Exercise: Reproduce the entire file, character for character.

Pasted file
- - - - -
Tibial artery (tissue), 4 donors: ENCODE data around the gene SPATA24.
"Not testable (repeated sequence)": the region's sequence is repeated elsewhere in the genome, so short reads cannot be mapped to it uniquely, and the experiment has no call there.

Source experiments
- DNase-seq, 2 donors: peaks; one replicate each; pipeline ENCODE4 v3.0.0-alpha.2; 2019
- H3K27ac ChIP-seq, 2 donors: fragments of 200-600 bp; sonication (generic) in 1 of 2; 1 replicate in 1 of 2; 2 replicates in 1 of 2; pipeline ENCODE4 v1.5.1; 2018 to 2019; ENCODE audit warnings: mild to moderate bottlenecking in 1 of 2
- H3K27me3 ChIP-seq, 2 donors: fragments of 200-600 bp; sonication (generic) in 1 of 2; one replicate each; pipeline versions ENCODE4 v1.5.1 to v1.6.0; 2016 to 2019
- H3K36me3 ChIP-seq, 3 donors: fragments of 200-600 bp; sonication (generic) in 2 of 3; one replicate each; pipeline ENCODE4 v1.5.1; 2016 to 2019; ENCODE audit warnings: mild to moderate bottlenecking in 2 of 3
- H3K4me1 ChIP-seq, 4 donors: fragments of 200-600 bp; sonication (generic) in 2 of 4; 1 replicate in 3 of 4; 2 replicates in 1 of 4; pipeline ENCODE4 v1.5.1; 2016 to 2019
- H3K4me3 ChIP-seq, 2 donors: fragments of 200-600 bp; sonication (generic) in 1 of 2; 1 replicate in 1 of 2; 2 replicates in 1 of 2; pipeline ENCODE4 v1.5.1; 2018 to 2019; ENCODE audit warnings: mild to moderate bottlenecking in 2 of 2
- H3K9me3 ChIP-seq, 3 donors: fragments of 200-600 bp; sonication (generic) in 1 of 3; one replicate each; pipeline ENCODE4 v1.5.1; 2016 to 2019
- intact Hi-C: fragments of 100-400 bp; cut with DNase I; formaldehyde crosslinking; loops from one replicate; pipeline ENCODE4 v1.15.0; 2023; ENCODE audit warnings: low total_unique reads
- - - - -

Tibial artery (tissue), 4 donors: ENCODE data around the gene SPATA24.
"Not testable (repeated sequence)": the region's sequence is repeated elsewhere in the genome, so short reads cannot be mapped to it uniquely, and the experiment has no call there.

Source experiments
- DNase-seq, 2 donors: peaks; one replicate each; pipeline ENCODE4 v3.0.0-alpha.2; 2019
- H3K27ac ChIP-seq, 2 donors: fragments of 200-600 bp; sonication (generic) in 1 of 2; 1 replicate in 1 of 2; 2 replicates in 1 of 2; pipeline ENCODE4 v1.5.1; 2018 to 2019; ENCODE audit warnings: mild to moderate bottlenecking in 1 of 2
- H3K27me3 ChIP-seq, 2 donors: fragments of 200-600 bp; sonication (generic) in 1 of 2; one replicate each; pipeline versions ENCODE4 v1.5.1 to v1.6.0; 2016 to 2019
- H3K36me3 ChIP-seq, 3 donors: fragments of 200-600 bp; sonication (generic) in 2 of 3; one replicate each; pipeline ENCODE4 v1.5.1; 2016 to 2019; ENCODE audit warnings: mild to moderate bottlenecking in 2 of 3
- H3K4me1 ChIP-seq, 4 donors: fragments of 200-600 bp; sonication (generic) in 2 of 4; 1 replicate in 3 of 4; 2 replicates in 1 of 4; pipeline ENCODE4 v1.5.1; 2016 to 2019
- H3K4me3 ChIP-seq, 2 donors: fragments of 200-600 bp; sonication (generic) in 1 of 2; 1 replicate in 1 of 2; 2 replicates in 1 of 2; pipeline ENCODE4 v1.5.1; 2018 to 2019; ENCODE audit warnings: mild to moderate bottlenecking in 2 of 2
- H3K9me3 ChIP-seq, 3 donors: fragments of 200-600 bp; sonication (generic) in 1 of 3; one replicate each; pipeline ENCODE4 v1.5.1; 2016 to 2019
- intact Hi-C: fragments of 100-400 bp; cut with DNase I; formaldehyde crosslinking; loops from one replicate; pipeline ENCODE4 v1.15.0; 2023; ENCODE audit warnings: low total_unique reads